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4 Steps To Finally Forgive And Forget (It’s Honestly Life Changing)

Forgive and forget

We’ve all been told to “forgive and forget” at some point, but in all honestly, it’s easier said than done. But really, what does it mean to forgive and forget? Does it mean you no longer have any built-up resentment toward someone who hurt you? Does it mean you can go on with your life without ever thinking about what happened again? Forgiving and forgetting can be a difficult thing to do, but understanding what it really means is a key step to achieving true, authentic forgiveness and moving on.

When it feels like someone has betrayed you and done something that may seem unforgivable, it can be extra tricky to forgive and forget, but guess what? According to coaching experts, it is possible. Hard, yes, but possible all the same.

So how do you forgive someone who has hurt you? How do you forgive the betrayal if you can’t forget the heartache?

According to Mahatma Gandhi wrote “Forgiveness is the attribute of the strong,”.  Probably because forgiving is hard work, especially when some deeds don’t seem worthy of forgiveness. But the difficult work is worth it

And what about forgetting… David Teachout, a mental health professional, says: “Forgetting is an aspect of biology, forgiveness arises out of will.”

However, with decades of research from the field of positive psychology has found forgiveness can improve depression, anxiety and symptoms of post-traumatic stress disorder.

But willing forgiveness is not an easy feat.

Today we share with you how to move beyond the pain and mistrust to give yourself permission to forgive. We wish you strength along your journey and thoughtful guidance as you relocate from pain into peace.

 

How to Forgive and Forget!

#1

Forgiveness is not about the other person

Forgiving someone is not about ‘letting them off the hook.’ Forgiveness doesn’t mean you pardon or excuse the other person’s actions. And it definitely doesn’t mean you should forget the incident ever happened. It’s about gifting yourself the space to let go of the pain and the anguish for your personal peace and benefit, not theirs.

#2

Remember, we’re all human

As Marie Forleo says: “No matter how good your intentions, you can pretty much guarantee that at some point or another, you’ll hurt those you love.”

And in the same vein, they’ll hurt you. We’re complex beings, us humans. We need to remember that. We need to remember that we too make mistakes and need to be forgiven. A grudge over time can wedge a canyon the size of the Grand Canyon between you and another person if you’re not open to honouring each other’s humanness and letting it go.

#3

Forgiveness brings happiness

Forgiveness puts the final seal on what happened that hurt you. You will no doubt still remember what happened, but you will no longer be bound by it. Studies indicate that forgiveness brings happiness, suggesting that people’s physical, mental, relational and even spiritual health vastly improves.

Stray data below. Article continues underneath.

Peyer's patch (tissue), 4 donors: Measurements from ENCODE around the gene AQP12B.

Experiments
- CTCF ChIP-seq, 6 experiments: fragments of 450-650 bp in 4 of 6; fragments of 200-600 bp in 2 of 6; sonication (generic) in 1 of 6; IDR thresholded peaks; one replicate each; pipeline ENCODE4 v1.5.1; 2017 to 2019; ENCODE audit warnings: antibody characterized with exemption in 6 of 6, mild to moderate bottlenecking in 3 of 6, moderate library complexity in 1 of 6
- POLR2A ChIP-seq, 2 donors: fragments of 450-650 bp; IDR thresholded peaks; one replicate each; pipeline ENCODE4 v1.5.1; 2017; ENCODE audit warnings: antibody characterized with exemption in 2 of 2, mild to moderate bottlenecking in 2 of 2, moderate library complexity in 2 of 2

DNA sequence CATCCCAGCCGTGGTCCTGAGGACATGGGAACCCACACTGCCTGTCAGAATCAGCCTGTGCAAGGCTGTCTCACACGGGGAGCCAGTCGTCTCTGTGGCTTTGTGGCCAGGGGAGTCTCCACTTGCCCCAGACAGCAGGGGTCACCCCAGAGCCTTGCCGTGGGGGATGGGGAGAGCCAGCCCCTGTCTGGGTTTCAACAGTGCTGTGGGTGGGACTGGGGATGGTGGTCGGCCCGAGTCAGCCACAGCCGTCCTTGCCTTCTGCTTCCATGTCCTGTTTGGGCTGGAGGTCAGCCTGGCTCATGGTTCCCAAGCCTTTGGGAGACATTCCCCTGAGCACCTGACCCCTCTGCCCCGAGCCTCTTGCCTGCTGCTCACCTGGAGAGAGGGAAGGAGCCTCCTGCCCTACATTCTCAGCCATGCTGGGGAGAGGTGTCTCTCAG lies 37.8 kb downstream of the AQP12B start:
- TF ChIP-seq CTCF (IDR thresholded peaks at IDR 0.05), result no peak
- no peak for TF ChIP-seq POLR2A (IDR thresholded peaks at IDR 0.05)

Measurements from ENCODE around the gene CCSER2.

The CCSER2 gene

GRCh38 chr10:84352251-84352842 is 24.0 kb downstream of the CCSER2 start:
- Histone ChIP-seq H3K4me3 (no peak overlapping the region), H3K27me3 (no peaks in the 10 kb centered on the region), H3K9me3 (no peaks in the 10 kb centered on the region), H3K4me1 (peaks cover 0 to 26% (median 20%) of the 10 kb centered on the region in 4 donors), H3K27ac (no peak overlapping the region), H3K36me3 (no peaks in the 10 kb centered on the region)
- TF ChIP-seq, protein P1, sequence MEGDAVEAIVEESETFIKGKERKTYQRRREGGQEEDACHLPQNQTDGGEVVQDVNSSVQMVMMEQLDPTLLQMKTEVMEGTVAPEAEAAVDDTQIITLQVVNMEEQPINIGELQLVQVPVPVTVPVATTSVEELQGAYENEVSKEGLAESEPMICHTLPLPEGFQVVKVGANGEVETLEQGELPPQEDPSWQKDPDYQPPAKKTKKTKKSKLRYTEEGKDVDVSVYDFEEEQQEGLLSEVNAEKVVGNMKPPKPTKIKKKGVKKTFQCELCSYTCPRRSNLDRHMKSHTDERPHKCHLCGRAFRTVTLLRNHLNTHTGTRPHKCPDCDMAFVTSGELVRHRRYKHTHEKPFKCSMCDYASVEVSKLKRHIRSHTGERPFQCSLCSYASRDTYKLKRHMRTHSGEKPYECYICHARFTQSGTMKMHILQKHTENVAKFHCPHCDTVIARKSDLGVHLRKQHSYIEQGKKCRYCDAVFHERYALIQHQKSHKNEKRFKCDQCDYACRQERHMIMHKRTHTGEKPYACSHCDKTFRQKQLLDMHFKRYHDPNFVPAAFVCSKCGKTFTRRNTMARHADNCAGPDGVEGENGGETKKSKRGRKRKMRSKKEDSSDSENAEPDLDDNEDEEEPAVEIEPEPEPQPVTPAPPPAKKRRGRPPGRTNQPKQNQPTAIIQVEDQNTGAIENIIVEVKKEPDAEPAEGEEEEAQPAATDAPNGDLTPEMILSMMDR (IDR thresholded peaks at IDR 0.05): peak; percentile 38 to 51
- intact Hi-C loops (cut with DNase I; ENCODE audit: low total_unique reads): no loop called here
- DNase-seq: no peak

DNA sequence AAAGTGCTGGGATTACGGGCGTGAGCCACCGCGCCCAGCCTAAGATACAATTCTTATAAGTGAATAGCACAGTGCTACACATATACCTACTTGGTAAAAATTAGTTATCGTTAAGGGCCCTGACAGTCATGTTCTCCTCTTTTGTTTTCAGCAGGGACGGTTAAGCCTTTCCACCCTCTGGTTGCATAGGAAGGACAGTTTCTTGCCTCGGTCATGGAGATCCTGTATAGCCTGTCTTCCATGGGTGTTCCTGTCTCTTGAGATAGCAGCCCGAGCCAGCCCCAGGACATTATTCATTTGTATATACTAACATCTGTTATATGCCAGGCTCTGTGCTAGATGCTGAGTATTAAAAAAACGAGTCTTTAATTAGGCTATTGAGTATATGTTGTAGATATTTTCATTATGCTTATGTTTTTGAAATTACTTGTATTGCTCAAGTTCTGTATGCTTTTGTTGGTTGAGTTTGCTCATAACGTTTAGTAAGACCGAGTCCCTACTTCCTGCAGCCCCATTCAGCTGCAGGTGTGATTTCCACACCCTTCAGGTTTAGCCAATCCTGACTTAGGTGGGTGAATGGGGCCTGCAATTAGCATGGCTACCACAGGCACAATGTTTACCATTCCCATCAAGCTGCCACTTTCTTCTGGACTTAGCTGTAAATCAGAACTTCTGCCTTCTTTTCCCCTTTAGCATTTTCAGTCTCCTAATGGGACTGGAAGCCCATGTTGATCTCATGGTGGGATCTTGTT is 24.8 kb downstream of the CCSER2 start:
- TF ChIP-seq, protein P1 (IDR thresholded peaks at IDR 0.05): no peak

After exploring what it really means to forgive, you can now decide if you are ready and willing to do this.  Find some quiet time to be alone with your thoughts and follow these four steps:

Think about the incident that irritated you. 

Take some time to thoughtfully consider the incident which irked you. Acknowledge and accept that it has happened, that it produced a specific set of reactions in you with regards to the tone of your emotions. Pay attention to how deeply this affected your behavior. Embrace and validate your feelings about the matter and process any lingering agitation or sadness that needs attending too. Find perspective in this experience, so you may create resilience against similar occurrences and assist yourself in becoming more emotionally self aware.

Acknowledge the growth you experienced as a result of what happened. 

What did it make you learn about yourself? What did you learn about your needs and boundaries?

It is important to take the time to reflect on how much you have grown as a result of what has happened. Consider how this experience has illustrated what your needs and boundaries are, and increased your self-awareness. Pause for a moment and think about the knowledge, strength, and even kindness that you have gained from facing what has transpired. Reconnecting with these insights can help equip you to continue learning from current, past, and future circumstances.

Now think about the other person. 

He or she is flawed because all human beings are flawed. When you were hurt, the other person was trying to have a need met. What do you think this need was and why did the person go about it in such a hurtful way?

Finally, decide whether or not you want to forgive the person.

Are you ready to let go, not for them, but for you?

Forgiveness can be difficult, especially when we don’t feel like the other person deserves it.

Nonetheless, make sure to take a step back and honestly consider how much energy you want to spend holding onto your anger or resentment. Chances are, if you want to truly put it behind you and move on without dredging up what has already been forgiven, you will need to decide whether or not letting go is the right choice.

Still struggling? Perhaps taking a minute to reflect on how much good releasing yourself of this burden could do for both your own growth and how it positively affects any future relationships is the right approach to take. In the end, you get a say in whether or not to forgive someone; though consider that freeing yourself from clinging on is one of the most healing changes you can make today.

 

Forgiveness is an enormous subject. Most of us spend our entire lives trying to embrace and embody this virtue.

How has forgiving and forgetting worked for you?

 

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